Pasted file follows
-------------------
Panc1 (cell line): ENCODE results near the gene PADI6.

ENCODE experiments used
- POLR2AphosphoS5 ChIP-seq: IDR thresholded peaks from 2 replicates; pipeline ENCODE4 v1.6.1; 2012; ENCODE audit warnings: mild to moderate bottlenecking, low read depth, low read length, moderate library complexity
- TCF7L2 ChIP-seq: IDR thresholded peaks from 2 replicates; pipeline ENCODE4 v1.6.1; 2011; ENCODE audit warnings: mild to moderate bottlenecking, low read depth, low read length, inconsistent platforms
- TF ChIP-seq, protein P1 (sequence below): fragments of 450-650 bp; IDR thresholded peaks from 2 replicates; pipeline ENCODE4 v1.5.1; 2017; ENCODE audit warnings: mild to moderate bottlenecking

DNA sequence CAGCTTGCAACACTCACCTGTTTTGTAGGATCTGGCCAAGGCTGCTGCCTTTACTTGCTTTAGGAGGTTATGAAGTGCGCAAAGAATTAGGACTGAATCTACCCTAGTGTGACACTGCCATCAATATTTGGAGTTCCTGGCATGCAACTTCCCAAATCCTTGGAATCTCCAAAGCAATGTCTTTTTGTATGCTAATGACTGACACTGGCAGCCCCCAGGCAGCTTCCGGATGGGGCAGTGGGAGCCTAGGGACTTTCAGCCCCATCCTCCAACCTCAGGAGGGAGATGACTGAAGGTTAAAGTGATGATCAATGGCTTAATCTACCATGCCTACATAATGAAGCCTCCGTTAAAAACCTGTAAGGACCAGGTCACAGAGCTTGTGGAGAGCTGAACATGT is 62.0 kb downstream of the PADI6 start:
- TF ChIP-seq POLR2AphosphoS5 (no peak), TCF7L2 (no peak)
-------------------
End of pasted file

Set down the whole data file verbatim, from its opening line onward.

Panc1 (cell line): ENCODE results near the gene PADI6.

ENCODE experiments used
- POLR2AphosphoS5 ChIP-seq: IDR thresholded peaks from 2 replicates; pipeline ENCODE4 v1.6.1; 2012; ENCODE audit warnings: mild to moderate bottlenecking, low read depth, low read length, moderate library complexity
- TCF7L2 ChIP-seq: IDR thresholded peaks from 2 replicates; pipeline ENCODE4 v1.6.1; 2011; ENCODE audit warnings: mild to moderate bottlenecking, low read depth, low read length, inconsistent platforms
- TF ChIP-seq, protein P1 (sequence below): fragments of 450-650 bp; IDR thresholded peaks from 2 replicates; pipeline ENCODE4 v1.5.1; 2017; ENCODE audit warnings: mild to moderate bottlenecking

DNA sequence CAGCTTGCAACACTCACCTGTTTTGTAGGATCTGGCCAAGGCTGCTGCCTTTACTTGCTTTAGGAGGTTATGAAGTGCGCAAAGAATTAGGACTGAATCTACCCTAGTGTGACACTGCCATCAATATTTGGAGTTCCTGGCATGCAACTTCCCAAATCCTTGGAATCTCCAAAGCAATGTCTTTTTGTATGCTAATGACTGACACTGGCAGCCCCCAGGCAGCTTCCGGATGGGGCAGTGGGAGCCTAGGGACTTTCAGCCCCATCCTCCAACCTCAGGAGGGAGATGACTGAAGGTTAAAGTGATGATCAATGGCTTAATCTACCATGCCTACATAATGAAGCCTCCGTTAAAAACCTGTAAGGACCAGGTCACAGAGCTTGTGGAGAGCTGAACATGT is 62.0 kb downstream of the PADI6 start:
- TF ChIP-seq POLR2AphosphoS5 (no peak), TCF7L2 (no peak)